Many science departments nationwide require that students complete an out-of-classroom experience in order to graduate. Undergraduates majoring in Botany at N.C. State University are required to complete either a teaching or research experience as part of the required departmental curriculum. …

The rest of this article is only available to active members of Questia

Already a member? Log in now.

Notes for this article

Add a new note
If you are trying to select text to create highlights or citations, remember that you must now click or tap on the first word, and then click or tap on the last word.
One moment ...
Default project is now your active project.
Project items

Items saved from this article

This article has been saved
Highlights (0)
Some of your highlights are legacy items.

Highlights saved before July 30, 2012 will not be displayed on their respective source pages.

You can easily re-create the highlights by opening the book page or article, selecting the text, and clicking “Highlight.”

Citations (0)
Some of your citations are legacy items.

Any citation created before July 30, 2012 will labeled as a “Cited page.” New citations will be saved as cited passages, pages or articles.

We also added the ability to view new citations from your projects or the book or article where you created them.

Notes (0)
Bookmarks (0)

You have no saved items from this article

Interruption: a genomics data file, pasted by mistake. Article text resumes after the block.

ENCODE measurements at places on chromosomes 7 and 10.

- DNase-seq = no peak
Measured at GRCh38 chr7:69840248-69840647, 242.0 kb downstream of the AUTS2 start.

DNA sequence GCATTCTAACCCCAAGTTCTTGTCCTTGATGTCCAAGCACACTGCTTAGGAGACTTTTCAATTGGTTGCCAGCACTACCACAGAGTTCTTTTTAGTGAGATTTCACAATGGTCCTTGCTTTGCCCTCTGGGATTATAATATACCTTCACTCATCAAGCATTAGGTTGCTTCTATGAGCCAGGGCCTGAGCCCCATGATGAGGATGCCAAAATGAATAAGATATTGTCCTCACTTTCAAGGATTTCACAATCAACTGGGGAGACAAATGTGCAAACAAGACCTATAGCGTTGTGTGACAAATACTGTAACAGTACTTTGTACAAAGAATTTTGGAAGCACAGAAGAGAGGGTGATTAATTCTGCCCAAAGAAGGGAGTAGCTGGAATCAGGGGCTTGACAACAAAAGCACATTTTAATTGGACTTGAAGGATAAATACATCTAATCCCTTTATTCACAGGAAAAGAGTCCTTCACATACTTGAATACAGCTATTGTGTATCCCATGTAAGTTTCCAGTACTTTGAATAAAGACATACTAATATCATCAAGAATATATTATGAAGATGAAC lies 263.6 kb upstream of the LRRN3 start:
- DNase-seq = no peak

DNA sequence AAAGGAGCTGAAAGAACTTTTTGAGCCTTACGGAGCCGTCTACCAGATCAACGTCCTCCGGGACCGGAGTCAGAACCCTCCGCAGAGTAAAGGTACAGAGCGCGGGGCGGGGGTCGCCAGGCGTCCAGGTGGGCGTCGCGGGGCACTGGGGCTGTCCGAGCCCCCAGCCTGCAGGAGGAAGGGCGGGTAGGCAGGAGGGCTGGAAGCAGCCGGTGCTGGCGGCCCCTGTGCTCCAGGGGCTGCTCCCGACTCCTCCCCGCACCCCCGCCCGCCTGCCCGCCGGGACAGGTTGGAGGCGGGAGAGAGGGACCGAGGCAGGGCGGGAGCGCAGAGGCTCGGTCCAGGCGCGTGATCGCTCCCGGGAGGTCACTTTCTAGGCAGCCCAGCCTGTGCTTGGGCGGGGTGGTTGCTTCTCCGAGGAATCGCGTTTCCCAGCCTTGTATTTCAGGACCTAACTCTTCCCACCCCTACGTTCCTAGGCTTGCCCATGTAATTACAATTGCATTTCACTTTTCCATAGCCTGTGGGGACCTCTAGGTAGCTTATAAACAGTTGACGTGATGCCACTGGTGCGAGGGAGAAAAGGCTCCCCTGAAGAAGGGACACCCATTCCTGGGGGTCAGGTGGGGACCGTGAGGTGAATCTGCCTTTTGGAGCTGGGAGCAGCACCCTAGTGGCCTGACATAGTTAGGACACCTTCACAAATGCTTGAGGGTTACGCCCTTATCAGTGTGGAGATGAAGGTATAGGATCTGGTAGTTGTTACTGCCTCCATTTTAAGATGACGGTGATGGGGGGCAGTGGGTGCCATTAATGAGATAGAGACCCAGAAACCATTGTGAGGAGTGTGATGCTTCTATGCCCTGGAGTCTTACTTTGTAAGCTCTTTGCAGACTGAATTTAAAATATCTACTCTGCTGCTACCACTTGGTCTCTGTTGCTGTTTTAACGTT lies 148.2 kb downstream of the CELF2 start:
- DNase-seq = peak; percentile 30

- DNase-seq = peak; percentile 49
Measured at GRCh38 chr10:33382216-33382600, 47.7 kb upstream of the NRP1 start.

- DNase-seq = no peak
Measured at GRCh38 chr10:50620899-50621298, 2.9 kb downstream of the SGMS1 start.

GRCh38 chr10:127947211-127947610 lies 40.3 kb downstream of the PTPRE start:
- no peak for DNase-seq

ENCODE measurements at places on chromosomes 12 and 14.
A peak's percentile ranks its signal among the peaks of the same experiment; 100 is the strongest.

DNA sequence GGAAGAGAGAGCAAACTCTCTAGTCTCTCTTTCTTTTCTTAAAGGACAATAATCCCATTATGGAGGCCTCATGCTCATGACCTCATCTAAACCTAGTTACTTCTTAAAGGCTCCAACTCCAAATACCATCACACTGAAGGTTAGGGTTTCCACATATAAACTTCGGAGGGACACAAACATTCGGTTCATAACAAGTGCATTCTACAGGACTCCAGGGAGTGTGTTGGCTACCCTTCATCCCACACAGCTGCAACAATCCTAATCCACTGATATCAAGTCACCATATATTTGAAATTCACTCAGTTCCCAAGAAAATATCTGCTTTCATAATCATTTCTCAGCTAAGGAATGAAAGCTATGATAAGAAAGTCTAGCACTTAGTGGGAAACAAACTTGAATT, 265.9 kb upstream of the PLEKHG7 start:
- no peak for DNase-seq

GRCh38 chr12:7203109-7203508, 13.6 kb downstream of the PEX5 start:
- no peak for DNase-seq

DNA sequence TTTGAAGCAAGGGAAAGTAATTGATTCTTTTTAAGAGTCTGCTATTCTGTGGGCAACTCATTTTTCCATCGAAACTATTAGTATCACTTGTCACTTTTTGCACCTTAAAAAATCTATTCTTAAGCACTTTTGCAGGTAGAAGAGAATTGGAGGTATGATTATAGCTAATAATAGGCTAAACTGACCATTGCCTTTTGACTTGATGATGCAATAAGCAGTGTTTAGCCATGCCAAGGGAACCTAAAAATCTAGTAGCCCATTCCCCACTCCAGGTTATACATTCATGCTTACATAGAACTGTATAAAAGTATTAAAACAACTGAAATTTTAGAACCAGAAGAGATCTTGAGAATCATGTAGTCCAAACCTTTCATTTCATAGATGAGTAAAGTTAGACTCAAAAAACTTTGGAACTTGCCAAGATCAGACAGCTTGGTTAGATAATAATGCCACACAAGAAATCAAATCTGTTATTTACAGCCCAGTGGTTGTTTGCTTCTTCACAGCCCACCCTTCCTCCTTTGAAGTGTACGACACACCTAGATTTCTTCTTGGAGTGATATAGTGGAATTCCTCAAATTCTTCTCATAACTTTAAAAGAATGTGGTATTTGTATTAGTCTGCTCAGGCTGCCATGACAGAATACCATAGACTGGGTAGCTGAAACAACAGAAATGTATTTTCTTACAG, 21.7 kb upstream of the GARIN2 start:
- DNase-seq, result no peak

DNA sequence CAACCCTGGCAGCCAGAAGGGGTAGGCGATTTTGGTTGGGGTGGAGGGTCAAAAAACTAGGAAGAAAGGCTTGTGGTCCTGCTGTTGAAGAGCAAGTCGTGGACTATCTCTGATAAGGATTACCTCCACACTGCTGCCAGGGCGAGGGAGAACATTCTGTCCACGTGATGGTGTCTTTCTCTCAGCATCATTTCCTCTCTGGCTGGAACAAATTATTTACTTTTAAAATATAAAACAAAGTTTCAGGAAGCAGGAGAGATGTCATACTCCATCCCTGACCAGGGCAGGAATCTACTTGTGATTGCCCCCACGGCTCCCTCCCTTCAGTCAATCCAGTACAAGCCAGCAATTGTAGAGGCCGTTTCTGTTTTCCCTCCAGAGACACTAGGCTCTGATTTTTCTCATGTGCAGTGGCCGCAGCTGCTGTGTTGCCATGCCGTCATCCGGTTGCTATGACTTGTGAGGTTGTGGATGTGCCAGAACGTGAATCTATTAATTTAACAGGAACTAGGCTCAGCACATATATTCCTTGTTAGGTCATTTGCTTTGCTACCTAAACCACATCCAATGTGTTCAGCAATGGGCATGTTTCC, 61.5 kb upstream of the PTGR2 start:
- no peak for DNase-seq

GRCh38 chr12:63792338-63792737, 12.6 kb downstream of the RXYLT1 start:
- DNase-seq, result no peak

Project items include:
  • Saved book/article
  • Highlights
  • Quotes/citations
  • Notes
  • Bookmarks
Notes
Cite this article

Cited article

Style
Citations are available only to our active members.
Buy instant access to cite pages or passages in MLA, APA and Chicago citation styles.

(Einhorn, 1992, p. 25)

(Einhorn 25)

1. Lois J. Einhorn, Abraham Lincoln, the Orator: Penetrating the Lincoln Legend (Westport, CT: Greenwood Press, 1992), 25, http://www.questia.com/read/27419298.

Cited article

Evaluation of Teaching and Research Experiences Undertaken by Botany Majors at N.C. State University1
Settings

Settings

Typeface
Text size Smaller Larger Reset View mode
Search within

Search within this article

Look up

Look up a word

  • Dictionary
  • Thesaurus
Please submit a word or phrase above.
Print this page

Print this page

Why can't I print more than one page at a time?

Help
Full screen

matching results for page

    Questia reader help

    How to highlight and cite specific passages

    1. Click or tap the first word you want to select.
    2. Click or tap the last word you want to select, and you’ll see everything in between get selected.
    3. You’ll then get a menu of options like creating a highlight or a citation from that passage of text.

    OK, got it!

    Cited passage

    Style
    Citations are available only to our active members.
    Buy instant access to cite pages or passages in MLA, APA and Chicago citation styles.

    "Portraying himself as an honest, ordinary person helped Lincoln identify with his audiences." (Einhorn, 1992, p. 25).

    "Portraying himself as an honest, ordinary person helped Lincoln identify with his audiences." (Einhorn 25)

    "Portraying himself as an honest, ordinary person helped Lincoln identify with his audiences."1

    1. Lois J. Einhorn, Abraham Lincoln, the Orator: Penetrating the Lincoln Legend (Westport, CT: Greenwood Press, 1992), 25, http://www.questia.com/read/27419298.

    Cited passage

    Thanks for trying Questia!

    Please continue trying out our research tools, but please note, full functionality is available only to our active members.

    Your work will be lost once you leave this Web page.

    Buy instant access to save your work.

    Already a member? Log in now.

    Author Advanced search

    Oops!

    An unknown error has occurred. Please click the button below to reload the page. If the problem persists, please try again in a little while.